I’m so excited to have one of my favorite writers guest blogging for me today. Her name is Jana Greene and she blogs over at The Beggars Bakery. Jana is also the author of Edgewise: plunging off of the brink of drink and into the love of God. Be sure to check out both her blog and book. You won’t be sorry!
How do you get out of the spiritual desert? You build a huge, blinking distraction to it.
Or, you can just walk through it, and fully expect God to bring you to the other side.
About eight years ago, I went to Las Vegas on a business trip. The long and short of it was that I had a mini-nervous breakdown.
My colleagues and I stayed in the Luxor – a magnificent pyramid structure on the Vegas strip, smack dab (as we say in the South) in the heart of Sin City. Although there were seminars by day, there were too many hours of free time after the nine-to-five activities.
I don’t always do that well with too much free time.
Vegas is not so much fun for a person in alcohol – or any other, so far as I can tell – recovery. Moment after moment, fleshly appetizers are placed before you. In-your-face, 24/7 sex, drugs, drink, gambling, smoking. Even things that had never tempted me before – such as the gambling – became this enormous tease.
I knew that Vegas was not for me before the plane even touched down. If you’ve ever flown over Las Vegas, you will know what I mean. Here is a visual synopsis of the view from the plane.
Hours of flight over sandy canyons, gorges, and deserts. Everything is some shade of brown– nothing, nothing, nothing, hours of nothing– barren brown, tan and beige. Nothing.
BAM! Super incredibly bright neon, see-it-from-outer space, larger-than life and twice as gaudy, Technicolor VEGAS, Baby! The strip is, quite literally, just a strip that – from the air – looks as though the heavens barfed forth a city-sized strip of neon, glitter, and a strange, Disney-like conglomeration of architectural/cultural mess. Pastel medieval castles, next door to Greco-Roman-columned casinos, next door to the great pyramids, next door to a shrunken New York City entwined by a roller coaster, punctuated by liquor and nudie bars.
It is the anti-nature, if you will.
Before even the first rah-rah corporate event, I was burned out. Too much to see. Everything in sight vying for my attention – and so, none of it really getting my attention. The first night, I stayed in the hotel room and cried while everyone else went out and had Vegas adventures. And I couldn’t stop crying.
Every morning, for privacy, I wandered down to a café in the Luxor, and call my (then) fiancé, a grown woman crying in an enormous, cartoonish pyramid, surrounded by hundreds of thousands of people and utterly alone.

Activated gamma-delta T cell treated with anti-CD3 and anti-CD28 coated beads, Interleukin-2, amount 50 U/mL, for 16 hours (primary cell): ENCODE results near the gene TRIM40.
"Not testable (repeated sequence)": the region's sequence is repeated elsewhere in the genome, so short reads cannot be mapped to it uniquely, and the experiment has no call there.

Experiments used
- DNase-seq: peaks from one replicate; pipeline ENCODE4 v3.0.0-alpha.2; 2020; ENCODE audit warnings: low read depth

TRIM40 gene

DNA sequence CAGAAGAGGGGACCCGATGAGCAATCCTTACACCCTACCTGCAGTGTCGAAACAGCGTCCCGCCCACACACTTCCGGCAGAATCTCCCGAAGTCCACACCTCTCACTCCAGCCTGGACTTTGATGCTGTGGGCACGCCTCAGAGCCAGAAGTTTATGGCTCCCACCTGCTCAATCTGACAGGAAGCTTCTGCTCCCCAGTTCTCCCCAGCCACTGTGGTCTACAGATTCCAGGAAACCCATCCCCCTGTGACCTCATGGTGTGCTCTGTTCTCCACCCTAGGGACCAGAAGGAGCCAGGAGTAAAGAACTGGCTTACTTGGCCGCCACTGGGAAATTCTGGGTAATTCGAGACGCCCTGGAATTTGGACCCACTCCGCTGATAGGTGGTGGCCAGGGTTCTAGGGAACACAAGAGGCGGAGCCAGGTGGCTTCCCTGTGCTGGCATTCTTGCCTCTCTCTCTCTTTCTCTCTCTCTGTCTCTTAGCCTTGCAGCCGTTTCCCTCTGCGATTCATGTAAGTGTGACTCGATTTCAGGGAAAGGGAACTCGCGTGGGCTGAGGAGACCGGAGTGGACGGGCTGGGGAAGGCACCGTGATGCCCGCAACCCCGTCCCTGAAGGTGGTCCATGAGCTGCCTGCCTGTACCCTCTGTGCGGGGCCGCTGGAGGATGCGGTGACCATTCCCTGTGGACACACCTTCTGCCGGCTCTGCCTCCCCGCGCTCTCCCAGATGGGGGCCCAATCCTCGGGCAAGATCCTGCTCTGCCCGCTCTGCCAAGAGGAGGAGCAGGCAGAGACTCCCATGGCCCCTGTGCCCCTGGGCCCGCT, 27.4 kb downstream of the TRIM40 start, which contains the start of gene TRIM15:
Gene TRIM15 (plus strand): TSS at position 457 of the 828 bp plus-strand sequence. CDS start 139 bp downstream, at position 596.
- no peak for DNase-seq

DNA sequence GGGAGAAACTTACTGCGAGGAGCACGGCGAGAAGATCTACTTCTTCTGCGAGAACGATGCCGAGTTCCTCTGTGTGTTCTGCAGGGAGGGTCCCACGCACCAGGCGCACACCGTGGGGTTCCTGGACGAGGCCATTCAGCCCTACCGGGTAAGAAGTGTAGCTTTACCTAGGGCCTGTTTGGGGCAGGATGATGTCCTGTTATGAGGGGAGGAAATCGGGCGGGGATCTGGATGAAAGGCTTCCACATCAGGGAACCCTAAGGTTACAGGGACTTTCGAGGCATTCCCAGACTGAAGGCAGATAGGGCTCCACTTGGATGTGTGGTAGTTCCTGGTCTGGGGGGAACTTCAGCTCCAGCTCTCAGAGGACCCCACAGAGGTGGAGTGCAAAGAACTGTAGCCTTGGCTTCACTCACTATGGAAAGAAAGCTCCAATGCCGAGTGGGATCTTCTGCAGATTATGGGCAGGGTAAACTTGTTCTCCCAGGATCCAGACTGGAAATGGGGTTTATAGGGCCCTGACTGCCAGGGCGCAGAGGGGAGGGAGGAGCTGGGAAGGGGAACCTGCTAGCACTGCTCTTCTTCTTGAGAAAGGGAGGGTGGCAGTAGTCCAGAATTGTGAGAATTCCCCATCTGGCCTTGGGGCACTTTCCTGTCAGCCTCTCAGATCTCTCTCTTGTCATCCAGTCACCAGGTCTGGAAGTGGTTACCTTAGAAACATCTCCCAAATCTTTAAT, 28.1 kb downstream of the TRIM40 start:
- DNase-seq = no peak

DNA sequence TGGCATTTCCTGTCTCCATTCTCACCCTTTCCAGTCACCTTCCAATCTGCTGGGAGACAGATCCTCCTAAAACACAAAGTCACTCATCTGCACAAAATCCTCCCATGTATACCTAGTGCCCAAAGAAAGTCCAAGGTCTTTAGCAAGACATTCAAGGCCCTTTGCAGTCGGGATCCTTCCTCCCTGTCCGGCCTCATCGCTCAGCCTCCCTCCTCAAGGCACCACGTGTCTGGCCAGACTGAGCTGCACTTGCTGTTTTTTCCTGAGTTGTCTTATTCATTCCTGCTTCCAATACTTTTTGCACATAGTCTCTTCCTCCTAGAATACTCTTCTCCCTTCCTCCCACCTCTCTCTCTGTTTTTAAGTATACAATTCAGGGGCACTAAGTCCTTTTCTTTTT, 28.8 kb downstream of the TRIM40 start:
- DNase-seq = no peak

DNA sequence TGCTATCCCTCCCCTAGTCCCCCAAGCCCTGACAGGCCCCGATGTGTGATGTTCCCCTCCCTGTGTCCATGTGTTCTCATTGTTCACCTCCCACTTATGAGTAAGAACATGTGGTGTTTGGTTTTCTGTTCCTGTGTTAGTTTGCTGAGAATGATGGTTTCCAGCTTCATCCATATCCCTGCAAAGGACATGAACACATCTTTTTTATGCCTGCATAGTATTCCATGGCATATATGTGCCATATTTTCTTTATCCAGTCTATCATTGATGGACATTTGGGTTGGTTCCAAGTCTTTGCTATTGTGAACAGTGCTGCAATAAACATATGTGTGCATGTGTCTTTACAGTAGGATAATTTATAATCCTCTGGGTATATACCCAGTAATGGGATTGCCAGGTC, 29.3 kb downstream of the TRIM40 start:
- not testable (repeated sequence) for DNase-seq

“I can’t be here,” I told him. “It’s too noisy. Too much temptation. Too many drunk and high people…so much gambling, porn everywhere…. too much empty, scattered, shallow glitz. I have to come home.”
It didn’t upset me because I believed I would never do such things, but because I know good and damn well that I could – given the right circumstances and a weak moment – and, in fact, have. I try to respect the parameters – the slippery slopes. And Vegas is a very slippery slope.
Each day, I became more and more depressed, the thin veneer of sanity cracking under the weight of trying to appear all the things I was not: Professional, immune to the temptations, and able to cope.
Where I live at home, the Ocean is a scant 10 minutes away, and the Cape Fear River 10 minutes in the other direction. Water, water everywhere. And people I love.
Of course, I survived it – and as a bonus, with my sobriety intact. When I finally, got home, it didn’t seem like such an ordeal. But during the experience, I was miserable.
For the last month or so, I have really been struggling with prayer. Not just having a desert-like prayer life, but a Vegas-like prayer life. Unwittingly, I’ve filled up a dry-spell with diversions to distract my spirit. Sensory overload is not the same as spirit satiation. What happens in my prayer life lately…..it goes nowhere. Or so it seems.
Praying…. Nothing. Nothing. Nothing.
But anything but Holy Spirit in a hurting soul is not an oasis….only a mirage.
Sometimes, my spiritual walk becomes about too much empty, scattered, shallow glitz. A grown woman crying in church, surrounded by dozens of happy worshippers. Everyone else seemingly bloated with happiness. Don’t they see the barren dryness?
Aridness…brown, tan and beige. So I build great, giant cities – big, awkward pastel and neon structures of distraction, instead of just walking through the desert – exhausted from trying to pretend to be what I am not: A “professional Christian.” Immune to the temptations. Able to cope.
I don’t always do that well when I have too much time, but I know the God of the Universe always makes time for me. I have to come home, and the only route is through the desert.
It’s hard to encounter God, what with the gaudy, neon monuments to my worries and anxieties blinking. Why don’t I remember that in the “uninhabitable” – He inhabits? He dwells in me always, vying for my attention.
And if I am simply willing to just walk through the desert?
BAM! God. Living water, water everywhere. Deserts can’t go on forever.
But the love of my Father does.